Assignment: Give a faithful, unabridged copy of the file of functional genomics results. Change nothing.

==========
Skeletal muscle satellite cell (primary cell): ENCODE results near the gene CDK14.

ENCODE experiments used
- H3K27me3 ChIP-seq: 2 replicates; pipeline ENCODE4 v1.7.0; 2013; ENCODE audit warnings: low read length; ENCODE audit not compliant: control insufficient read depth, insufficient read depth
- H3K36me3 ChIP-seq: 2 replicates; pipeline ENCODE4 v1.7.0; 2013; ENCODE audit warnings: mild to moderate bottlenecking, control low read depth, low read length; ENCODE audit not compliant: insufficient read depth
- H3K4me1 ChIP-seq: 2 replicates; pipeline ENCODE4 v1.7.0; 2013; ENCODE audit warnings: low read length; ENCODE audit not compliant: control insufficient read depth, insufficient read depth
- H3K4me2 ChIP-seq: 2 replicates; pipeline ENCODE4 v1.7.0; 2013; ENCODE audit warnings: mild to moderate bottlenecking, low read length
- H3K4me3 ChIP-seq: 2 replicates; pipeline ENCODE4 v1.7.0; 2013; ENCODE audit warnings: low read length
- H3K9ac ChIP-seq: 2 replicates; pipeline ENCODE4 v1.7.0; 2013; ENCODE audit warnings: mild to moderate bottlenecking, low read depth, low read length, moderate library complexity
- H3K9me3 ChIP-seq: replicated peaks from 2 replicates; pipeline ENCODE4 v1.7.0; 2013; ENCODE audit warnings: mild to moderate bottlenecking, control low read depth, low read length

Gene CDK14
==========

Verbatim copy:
Skeletal muscle satellite cell (primary cell): ENCODE results near the gene CDK14.

ENCODE experiments used
- H3K27me3 ChIP-seq: 2 replicates; pipeline ENCODE4 v1.7.0; 2013; ENCODE audit warnings: low read length; ENCODE audit not compliant: control insufficient read depth, insufficient read depth
- H3K36me3 ChIP-seq: 2 replicates; pipeline ENCODE4 v1.7.0; 2013; ENCODE audit warnings: mild to moderate bottlenecking, control low read depth, low read length; ENCODE audit not compliant: insufficient read depth
- H3K4me1 ChIP-seq: 2 replicates; pipeline ENCODE4 v1.7.0; 2013; ENCODE audit warnings: low read length; ENCODE audit not compliant: control insufficient read depth, insufficient read depth
- H3K4me2 ChIP-seq: 2 replicates; pipeline ENCODE4 v1.7.0; 2013; ENCODE audit warnings: mild to moderate bottlenecking, low read length
- H3K4me3 ChIP-seq: 2 replicates; pipeline ENCODE4 v1.7.0; 2013; ENCODE audit warnings: low read length
- H3K9ac ChIP-seq: 2 replicates; pipeline ENCODE4 v1.7.0; 2013; ENCODE audit warnings: mild to moderate bottlenecking, low read depth, low read length, moderate library complexity
- H3K9me3 ChIP-seq: replicated peaks from 2 replicates; pipeline ENCODE4 v1.7.0; 2013; ENCODE audit warnings: mild to moderate bottlenecking, control low read depth, low read length

Gene CDK14